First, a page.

Broken Market Chronicles: Nasdaq Proposes To Make Legal What Exchanges Have Been Doing Illegally For YearsA new proposal by Nasdaq has the market purists such as our friends at Nanex and all those (very few) who still care about how broken the market is and demand something be done about it, writhing in disgust, particularly this section:
\5\ The Exchange is also changing its policies and procedures under Regulation NMS governing the data feeds used by its execution system and routing engine. Current policies state that those systems use data provided by the network processors. In the future, those systems will use data provided either by the network processors or by proprietary feeds offered by certain exchanges directly to vendors.Nasdaq's proposal admits that exchanges are supposed to use the SIP (CQS/UQDF) data for their execution system and routing engine! They want to formally change things to match what they've been doing all along so they can avoid fines and more! Why would you submit a proposal to change something you've already been doing? In other words, what the exchange is proposing, is already common practice. If exchanges are granted this proposal, Reg NMS, for all practical purposes, is no longer relevant, and there is no point in having the SIP calculate the NBBO, because it will have no meaning. Translated: the market will be, for all intents and purposes, officially two-tiered and terminally broken.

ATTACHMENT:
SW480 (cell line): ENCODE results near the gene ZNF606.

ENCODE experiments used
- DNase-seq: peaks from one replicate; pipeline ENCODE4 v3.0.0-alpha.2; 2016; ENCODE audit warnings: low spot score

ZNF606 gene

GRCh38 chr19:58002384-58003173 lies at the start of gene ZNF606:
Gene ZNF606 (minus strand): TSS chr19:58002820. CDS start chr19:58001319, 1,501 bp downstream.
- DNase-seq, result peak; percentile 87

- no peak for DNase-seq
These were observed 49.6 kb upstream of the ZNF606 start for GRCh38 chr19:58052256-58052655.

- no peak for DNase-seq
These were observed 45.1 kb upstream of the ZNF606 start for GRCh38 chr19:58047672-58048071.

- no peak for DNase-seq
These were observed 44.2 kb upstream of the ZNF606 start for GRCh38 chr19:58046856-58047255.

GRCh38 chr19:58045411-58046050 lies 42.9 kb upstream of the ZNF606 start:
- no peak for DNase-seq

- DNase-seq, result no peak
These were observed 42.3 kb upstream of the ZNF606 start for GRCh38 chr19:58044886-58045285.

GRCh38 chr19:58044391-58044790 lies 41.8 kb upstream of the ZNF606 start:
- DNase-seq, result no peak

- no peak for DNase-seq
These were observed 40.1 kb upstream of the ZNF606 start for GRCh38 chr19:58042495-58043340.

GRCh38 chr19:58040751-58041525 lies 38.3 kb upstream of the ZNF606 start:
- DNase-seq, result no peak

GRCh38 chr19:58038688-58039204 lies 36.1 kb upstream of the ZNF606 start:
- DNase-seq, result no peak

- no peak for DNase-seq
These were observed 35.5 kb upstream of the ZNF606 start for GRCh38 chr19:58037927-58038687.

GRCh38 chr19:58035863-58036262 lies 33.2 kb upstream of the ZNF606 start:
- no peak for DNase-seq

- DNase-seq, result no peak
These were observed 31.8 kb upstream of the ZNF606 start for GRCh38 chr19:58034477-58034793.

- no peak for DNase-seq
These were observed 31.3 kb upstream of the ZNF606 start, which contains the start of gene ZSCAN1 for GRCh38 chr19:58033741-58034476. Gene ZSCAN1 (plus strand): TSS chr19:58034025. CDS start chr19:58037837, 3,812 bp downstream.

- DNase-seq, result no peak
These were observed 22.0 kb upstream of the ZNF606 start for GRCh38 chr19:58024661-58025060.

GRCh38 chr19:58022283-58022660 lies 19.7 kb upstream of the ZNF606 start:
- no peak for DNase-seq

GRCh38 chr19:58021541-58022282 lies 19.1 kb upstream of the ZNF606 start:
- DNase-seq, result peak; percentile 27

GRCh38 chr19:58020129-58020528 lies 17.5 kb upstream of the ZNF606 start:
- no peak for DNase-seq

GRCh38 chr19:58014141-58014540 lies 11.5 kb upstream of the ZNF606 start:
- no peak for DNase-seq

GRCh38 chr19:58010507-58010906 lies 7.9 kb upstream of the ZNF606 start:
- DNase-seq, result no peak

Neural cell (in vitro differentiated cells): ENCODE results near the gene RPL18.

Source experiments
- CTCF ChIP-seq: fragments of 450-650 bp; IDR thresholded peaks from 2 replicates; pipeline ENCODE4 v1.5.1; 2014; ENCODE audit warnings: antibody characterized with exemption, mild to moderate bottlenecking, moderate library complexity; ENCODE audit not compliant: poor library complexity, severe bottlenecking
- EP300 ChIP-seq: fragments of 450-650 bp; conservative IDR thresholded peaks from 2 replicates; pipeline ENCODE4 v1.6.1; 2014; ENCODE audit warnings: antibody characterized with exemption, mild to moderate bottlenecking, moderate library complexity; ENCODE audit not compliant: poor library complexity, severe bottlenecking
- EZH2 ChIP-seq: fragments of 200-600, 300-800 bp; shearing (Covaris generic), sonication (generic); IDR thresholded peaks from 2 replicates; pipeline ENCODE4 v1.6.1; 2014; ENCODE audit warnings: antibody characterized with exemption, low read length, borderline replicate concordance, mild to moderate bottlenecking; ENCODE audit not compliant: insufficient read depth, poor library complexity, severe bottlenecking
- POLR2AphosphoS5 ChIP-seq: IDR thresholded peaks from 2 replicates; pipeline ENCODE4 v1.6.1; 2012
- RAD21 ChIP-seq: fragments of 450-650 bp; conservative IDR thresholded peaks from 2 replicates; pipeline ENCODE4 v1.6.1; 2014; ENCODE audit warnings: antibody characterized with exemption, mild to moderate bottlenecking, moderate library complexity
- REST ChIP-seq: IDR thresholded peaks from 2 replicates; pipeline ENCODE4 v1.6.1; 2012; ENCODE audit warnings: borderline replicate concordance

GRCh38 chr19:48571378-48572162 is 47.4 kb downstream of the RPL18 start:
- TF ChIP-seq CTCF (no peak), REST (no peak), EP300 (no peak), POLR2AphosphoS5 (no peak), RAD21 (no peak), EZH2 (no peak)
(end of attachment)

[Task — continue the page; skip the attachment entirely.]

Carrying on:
In the big picture, the market continues to be torn between two conflicting desires. On the one hand, there is a need to remain nimble and keep any "risk-on" positioning light, given that a permanent solution for the Euro zone remains elusive and that US and global growth may remain slow as also indicated in our forecasts. On the other hand, in the wake of the risk sell-off in August and September the market, in our view, remains underweight risk, which was underscored once again this past week by the outsized rally following what was really a relatively tepid EU summit. In short, while substantial uncertainty remains, there is always a possibility this gets brushed aside into year-end. Given this uncertainty, we monitor two things. First, the European policy process obviously remains key, and we will be monitoring developments into the Nov. 3-4 G-20 Summit in Cannes and the Nov. 7 Eurogroup meeting in Brussels closely. The former will be key in fleshing out any emerging market contributions to the SPV announced in the EU summit statement from this past week. The Eurogroup has been tasked with finalizing the implementation of EFSF leveraging and the SPV in November. Second, we are closely watching cyclical data in the US and elsewhere, and whether downside risks to growth are abating. In this regard, the coming week brings the global PMIs, including the all-important ISM and October payrolls, where at 75k, we are below consensus (95k). In terms of central bank meetings, we expect the FOMC to leave policy unchanged on Nov. 2.... Mario Draghi's first policy meeting as President of the ECB will be important to watch on Thursday. We hold firm to our view that a rate cut will only come in December (50bp), and the market is pricing low odds for a cut this week.